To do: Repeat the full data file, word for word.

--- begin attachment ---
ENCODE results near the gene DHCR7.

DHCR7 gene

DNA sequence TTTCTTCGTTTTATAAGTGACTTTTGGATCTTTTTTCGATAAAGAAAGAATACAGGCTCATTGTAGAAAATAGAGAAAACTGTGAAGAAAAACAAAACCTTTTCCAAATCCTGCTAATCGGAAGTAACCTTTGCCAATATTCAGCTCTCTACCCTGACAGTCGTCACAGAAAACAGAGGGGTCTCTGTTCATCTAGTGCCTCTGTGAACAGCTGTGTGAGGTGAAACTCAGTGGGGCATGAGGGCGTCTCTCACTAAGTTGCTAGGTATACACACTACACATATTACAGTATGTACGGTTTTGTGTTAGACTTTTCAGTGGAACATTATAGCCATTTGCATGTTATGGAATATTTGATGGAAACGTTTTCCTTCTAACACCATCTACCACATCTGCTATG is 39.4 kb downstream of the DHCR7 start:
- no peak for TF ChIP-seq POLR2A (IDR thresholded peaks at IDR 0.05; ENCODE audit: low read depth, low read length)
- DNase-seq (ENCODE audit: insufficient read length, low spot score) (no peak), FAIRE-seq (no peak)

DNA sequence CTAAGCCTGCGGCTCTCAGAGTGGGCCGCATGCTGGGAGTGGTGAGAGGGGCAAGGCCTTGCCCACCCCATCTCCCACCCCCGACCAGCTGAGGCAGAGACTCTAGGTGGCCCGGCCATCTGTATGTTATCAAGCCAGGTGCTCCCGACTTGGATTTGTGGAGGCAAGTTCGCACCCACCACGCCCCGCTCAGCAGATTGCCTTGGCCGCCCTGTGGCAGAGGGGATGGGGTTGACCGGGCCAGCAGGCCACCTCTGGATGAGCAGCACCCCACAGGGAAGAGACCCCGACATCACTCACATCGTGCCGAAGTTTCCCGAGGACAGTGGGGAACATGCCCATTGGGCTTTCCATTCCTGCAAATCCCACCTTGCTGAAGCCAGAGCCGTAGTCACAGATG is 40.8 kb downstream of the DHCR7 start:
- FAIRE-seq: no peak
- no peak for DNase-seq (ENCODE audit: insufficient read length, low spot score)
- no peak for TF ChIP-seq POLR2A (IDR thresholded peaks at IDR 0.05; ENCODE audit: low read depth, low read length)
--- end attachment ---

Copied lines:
ENCODE results near the gene DHCR7.

DHCR7 gene

DNA sequence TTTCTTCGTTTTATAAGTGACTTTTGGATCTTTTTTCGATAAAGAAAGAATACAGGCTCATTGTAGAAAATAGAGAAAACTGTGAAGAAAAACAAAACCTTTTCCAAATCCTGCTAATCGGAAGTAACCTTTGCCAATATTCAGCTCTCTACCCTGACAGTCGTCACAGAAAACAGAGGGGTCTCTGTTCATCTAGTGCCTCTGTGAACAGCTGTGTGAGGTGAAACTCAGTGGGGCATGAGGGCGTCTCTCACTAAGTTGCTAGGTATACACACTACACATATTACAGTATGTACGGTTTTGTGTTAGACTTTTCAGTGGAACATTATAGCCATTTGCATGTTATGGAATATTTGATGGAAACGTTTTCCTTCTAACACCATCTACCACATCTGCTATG is 39.4 kb downstream of the DHCR7 start:
- no peak for TF ChIP-seq POLR2A (IDR thresholded peaks at IDR 0.05; ENCODE audit: low read depth, low read length)
- DNase-seq (ENCODE audit: insufficient read length, low spot score) (no peak), FAIRE-seq (no peak)

DNA sequence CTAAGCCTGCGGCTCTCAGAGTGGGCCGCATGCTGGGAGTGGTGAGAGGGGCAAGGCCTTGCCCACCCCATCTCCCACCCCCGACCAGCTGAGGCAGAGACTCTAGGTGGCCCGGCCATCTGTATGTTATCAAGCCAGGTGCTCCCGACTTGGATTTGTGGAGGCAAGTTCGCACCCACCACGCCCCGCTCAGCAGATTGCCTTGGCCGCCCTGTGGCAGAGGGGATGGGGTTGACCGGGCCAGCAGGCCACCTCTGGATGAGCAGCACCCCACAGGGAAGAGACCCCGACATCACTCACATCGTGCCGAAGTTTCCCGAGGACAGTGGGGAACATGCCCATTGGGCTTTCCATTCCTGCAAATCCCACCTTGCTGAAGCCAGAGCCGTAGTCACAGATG is 40.8 kb downstream of the DHCR7 start:
- FAIRE-seq: no peak
- no peak for DNase-seq (ENCODE audit: insufficient read length, low spot score)
- no peak for TF ChIP-seq POLR2A (IDR thresholded peaks at IDR 0.05; ENCODE audit: low read depth, low read length)